Upright Conduct in the Florida Citrus Groves

May 4th, 2010
Jim Thomas

Though much in the news points to the contrary, all is not rotten in America.  This country is full of good citizens.  Noble and generous, they continue to push when others call for retreat.  Each day people of every rank and calling are conducting their lives, professional practices, enterprises, and organizations with unblemished integrity.  They embody the better elements of our nature.  They need make no apologies and can call their souls their own.

 A case in point is set in the groves of the Florida citrus belt, as reported in The Rotarian magazine.  Franklin Ward was a citrus-nurseryman at Avon Park Florida.  For decades, Though much in the news points to the contrary, all is not rotten in America.  This country is full of good citizens.  Noble and generous, they continue to push when others call for retreat.  Each day people of every rank and calling are conducting their lives, professional practices, enterprises, and organizations with unblemished integrity.  They embody the better elements of our nature.  They need make no apologies and can call their souls their own.

 his family owned and operated Ward Groves.  It was a beautiful productive grove set in the heart of the citrus belt.  Like his father before him, Ward was active in various programs for prevention of citrus disease.  Ward groves marketed its nursery stock “Disease Free.”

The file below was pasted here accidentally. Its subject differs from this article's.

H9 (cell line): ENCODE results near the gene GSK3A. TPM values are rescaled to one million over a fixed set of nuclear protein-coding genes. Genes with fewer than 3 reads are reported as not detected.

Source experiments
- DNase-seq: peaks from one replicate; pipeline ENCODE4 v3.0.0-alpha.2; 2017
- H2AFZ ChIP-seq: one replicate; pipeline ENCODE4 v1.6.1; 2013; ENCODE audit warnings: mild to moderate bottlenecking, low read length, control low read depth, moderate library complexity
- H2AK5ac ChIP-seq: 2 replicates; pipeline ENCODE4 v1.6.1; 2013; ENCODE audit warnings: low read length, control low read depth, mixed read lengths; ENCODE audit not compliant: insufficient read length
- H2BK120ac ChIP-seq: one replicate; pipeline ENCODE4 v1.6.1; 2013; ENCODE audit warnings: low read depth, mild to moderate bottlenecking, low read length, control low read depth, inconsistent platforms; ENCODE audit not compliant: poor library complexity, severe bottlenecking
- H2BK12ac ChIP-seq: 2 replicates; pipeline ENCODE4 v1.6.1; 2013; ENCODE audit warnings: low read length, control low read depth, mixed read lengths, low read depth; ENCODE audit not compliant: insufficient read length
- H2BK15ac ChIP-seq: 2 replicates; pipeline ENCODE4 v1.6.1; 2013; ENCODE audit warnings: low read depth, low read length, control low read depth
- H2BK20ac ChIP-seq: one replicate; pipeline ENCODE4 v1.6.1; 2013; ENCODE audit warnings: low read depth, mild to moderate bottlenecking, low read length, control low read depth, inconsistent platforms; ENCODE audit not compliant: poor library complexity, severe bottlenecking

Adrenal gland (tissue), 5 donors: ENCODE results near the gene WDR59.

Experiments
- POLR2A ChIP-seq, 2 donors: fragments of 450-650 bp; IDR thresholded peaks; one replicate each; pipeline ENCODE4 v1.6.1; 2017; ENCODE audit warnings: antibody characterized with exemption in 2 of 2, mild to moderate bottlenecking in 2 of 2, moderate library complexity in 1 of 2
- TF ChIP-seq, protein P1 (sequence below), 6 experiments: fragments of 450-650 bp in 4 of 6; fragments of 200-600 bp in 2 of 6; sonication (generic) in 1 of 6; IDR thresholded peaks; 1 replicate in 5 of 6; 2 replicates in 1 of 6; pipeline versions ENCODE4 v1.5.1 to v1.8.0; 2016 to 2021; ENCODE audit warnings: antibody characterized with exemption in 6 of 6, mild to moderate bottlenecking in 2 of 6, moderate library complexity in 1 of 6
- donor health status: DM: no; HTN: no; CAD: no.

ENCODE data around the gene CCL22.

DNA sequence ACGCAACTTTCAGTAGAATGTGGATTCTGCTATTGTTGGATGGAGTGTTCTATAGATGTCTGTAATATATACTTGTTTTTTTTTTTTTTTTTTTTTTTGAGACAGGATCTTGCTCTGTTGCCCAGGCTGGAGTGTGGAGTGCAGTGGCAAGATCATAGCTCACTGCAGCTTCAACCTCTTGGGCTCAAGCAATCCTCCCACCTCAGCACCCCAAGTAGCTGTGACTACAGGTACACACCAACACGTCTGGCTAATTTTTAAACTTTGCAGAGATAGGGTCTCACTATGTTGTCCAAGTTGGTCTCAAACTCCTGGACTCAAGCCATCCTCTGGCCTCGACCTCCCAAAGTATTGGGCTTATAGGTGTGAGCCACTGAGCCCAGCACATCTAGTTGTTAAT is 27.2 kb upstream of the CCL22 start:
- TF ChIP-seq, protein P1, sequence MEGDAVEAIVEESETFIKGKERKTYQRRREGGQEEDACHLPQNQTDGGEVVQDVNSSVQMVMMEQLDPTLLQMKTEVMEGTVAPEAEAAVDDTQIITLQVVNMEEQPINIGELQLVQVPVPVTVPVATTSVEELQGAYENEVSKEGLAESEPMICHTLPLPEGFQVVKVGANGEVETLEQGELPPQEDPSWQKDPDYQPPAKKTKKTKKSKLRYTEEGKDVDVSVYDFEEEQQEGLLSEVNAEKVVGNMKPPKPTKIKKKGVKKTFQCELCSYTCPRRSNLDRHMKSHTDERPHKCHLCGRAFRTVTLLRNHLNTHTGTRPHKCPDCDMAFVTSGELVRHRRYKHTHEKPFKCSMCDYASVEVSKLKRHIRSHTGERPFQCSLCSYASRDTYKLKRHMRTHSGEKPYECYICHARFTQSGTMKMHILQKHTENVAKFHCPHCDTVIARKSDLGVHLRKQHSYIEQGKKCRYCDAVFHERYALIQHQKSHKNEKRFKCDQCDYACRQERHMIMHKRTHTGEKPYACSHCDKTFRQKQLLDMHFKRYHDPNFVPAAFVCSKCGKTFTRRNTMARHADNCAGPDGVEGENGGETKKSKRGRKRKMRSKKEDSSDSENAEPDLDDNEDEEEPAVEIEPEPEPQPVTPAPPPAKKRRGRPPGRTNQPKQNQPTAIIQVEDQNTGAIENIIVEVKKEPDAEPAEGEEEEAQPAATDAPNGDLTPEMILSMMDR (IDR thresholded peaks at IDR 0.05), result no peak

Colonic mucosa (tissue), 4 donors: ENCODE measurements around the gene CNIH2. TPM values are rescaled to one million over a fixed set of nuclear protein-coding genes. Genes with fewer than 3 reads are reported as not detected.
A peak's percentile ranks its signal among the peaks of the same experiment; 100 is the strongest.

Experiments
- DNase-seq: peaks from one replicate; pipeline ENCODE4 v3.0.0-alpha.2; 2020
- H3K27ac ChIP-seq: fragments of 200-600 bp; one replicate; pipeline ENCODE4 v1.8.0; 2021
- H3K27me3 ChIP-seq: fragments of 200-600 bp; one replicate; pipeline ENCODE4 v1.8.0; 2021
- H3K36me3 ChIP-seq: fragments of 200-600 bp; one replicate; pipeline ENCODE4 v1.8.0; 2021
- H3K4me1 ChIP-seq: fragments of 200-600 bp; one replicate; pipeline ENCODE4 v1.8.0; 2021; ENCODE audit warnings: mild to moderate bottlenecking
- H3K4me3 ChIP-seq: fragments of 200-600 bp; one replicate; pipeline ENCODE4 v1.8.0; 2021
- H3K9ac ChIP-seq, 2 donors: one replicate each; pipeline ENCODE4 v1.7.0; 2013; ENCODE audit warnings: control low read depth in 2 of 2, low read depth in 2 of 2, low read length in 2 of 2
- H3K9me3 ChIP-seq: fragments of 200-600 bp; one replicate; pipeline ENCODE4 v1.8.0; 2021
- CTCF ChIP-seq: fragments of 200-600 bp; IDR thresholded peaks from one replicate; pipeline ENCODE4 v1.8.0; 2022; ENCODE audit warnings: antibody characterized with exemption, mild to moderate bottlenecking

Then disaster struck.  His young grapefruit and orange trees began dying.  The diagnosis was citrus canker—a deadly, highly contagious bacterial disease.  The one known remedy at the time was destruction of the groves. 

 From the debacle decimating his enterprise, Franklin Ward neither veered nor hesitated.  In the presence of officials from the Florida Department of Agriculture, and while graciously facing a camera-carrying media that had daily trampled his property, he himself held the torch and set fire to Ward Groves.  He went a step further.  Using an excellent set of business records, working day and night and driving himself to near exhaustion, he tracked down the half million seedlings, buds and unbudded stems sold and transported to other nurseries.  His efforts paid off. He succeeded in checking the spread of citrus canker.

 For his unassailable integrity, Ward paid a high price.  Three years later, someone asked him about his future.  He replied, “It is still uncertain.”

 Virtue does not come on the cheap.  Always, it is concerned with what is harder.  Holding fast to the right principles can cause the loss of a friend, a contract, a customer, a client.  It can stunt career advancement, induce grief, and render one unpopular, to say nothing of sleepless nights and the abnegation of one’s sense of security.  Moreover, you will not find it in the gene pool.  Human virtue is non-hereditary.  It must be acquired



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